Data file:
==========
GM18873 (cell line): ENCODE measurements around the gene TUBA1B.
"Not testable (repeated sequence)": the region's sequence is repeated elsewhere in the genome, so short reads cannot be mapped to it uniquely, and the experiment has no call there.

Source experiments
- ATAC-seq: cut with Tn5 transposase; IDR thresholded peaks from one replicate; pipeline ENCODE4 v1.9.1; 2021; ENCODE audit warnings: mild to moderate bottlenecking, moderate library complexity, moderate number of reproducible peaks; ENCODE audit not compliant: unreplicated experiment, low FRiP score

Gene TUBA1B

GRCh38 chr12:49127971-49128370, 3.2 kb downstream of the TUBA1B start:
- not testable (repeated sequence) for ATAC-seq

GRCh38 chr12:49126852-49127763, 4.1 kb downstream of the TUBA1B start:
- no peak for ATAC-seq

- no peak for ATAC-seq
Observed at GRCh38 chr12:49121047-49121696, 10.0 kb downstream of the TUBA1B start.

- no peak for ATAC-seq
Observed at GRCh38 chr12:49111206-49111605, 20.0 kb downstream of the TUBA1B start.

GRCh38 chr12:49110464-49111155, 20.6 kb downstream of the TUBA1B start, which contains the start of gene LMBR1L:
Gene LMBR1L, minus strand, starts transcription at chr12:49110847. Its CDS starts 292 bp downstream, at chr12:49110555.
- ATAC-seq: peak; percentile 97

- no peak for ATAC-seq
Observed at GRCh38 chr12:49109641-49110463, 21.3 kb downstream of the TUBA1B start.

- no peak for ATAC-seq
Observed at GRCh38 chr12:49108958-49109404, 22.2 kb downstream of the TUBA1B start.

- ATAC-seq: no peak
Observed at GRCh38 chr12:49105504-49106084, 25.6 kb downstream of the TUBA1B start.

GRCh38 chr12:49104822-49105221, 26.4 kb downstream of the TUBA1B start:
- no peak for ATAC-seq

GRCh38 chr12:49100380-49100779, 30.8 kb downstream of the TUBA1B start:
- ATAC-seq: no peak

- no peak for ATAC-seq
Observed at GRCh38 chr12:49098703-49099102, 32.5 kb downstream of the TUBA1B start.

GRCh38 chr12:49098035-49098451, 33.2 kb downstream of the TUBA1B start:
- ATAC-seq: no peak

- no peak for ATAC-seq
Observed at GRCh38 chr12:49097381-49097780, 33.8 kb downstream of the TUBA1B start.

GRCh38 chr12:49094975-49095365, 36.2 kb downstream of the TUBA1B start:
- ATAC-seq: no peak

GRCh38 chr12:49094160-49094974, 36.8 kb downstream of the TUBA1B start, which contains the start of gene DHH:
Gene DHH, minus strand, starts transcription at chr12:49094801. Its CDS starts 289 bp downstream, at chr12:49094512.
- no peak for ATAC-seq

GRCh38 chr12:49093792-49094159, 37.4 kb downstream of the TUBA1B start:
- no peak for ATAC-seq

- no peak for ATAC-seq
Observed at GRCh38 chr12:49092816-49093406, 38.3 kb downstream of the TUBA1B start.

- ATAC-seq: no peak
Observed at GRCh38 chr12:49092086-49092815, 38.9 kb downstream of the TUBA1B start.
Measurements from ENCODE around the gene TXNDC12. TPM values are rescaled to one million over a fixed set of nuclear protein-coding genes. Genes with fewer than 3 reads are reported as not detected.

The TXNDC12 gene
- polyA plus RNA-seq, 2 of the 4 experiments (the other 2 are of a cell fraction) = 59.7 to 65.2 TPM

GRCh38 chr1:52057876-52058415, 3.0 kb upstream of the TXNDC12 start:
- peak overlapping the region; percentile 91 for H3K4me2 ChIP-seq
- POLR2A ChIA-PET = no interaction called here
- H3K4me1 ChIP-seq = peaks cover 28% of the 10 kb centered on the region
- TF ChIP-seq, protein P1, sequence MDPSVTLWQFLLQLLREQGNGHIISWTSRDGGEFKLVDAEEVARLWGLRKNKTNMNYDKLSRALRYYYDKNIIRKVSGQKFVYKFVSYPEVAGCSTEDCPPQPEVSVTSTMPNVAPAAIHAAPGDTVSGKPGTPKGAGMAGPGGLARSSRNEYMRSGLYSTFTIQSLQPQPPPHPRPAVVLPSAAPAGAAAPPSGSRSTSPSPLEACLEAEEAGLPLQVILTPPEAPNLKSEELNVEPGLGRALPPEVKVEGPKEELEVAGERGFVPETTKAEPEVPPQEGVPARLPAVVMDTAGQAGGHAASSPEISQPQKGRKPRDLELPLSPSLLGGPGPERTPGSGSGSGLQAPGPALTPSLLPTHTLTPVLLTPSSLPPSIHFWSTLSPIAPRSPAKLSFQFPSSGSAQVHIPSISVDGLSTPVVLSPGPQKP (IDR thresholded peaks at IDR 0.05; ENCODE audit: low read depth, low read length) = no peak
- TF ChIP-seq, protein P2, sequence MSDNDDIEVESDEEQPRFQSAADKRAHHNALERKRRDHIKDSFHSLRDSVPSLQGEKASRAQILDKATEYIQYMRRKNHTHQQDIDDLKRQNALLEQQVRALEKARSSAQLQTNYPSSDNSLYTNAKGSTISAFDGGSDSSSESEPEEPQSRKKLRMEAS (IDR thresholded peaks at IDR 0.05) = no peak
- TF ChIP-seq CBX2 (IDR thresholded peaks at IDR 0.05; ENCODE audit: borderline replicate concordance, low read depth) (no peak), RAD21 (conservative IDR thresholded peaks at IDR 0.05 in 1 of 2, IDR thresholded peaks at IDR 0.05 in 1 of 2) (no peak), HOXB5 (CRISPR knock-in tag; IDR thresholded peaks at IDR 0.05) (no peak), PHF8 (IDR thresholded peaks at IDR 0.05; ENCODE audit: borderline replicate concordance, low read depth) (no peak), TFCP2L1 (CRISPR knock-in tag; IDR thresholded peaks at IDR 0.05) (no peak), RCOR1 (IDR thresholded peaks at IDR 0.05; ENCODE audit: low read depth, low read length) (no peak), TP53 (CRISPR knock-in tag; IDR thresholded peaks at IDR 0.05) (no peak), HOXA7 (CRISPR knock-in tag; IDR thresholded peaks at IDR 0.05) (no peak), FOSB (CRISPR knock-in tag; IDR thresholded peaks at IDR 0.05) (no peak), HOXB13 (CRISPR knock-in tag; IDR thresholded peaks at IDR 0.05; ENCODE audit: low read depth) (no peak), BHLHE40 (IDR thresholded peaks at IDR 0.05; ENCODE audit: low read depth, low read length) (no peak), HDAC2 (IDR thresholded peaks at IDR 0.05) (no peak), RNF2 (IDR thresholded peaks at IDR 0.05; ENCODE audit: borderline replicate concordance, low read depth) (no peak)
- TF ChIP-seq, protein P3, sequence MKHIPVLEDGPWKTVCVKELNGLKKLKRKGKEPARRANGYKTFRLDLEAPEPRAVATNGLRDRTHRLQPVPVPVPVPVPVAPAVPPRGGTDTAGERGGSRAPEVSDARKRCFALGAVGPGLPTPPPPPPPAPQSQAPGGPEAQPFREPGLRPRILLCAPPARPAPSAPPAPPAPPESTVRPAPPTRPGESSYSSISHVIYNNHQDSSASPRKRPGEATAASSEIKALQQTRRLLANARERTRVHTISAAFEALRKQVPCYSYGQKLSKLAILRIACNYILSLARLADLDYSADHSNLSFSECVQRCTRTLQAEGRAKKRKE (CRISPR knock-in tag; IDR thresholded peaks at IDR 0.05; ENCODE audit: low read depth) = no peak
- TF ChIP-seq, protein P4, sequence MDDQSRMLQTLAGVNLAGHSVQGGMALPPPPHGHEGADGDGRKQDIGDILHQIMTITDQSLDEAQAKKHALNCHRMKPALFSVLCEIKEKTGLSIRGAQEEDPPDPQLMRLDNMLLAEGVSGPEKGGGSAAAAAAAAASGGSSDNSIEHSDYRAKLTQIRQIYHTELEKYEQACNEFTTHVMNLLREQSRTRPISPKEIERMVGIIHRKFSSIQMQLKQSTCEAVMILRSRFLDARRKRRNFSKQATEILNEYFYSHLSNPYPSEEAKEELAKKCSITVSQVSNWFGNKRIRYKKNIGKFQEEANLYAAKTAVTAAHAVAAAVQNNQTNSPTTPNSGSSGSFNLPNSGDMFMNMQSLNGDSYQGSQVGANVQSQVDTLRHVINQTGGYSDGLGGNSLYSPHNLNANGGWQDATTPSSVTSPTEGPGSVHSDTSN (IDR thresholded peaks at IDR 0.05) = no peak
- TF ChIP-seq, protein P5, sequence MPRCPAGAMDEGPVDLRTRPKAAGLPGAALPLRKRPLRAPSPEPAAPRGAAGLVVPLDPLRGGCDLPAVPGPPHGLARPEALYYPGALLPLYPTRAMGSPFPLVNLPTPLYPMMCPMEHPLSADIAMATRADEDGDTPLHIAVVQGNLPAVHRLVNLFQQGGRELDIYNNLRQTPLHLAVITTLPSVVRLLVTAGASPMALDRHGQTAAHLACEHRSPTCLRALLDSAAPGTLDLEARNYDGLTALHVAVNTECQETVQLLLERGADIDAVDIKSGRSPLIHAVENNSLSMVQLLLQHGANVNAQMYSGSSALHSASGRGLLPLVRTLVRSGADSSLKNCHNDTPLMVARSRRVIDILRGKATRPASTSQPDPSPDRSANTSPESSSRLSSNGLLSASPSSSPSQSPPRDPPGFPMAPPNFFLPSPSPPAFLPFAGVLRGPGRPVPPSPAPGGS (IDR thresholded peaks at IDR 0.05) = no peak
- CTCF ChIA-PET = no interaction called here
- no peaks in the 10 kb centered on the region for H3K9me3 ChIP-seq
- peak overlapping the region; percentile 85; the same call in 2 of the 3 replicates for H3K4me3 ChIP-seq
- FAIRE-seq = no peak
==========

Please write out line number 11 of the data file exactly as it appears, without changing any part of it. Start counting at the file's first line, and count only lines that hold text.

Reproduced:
Observed at GRCh38 chr12:49121047-49121696, 10.0 kb downstream of the TUBA1B start.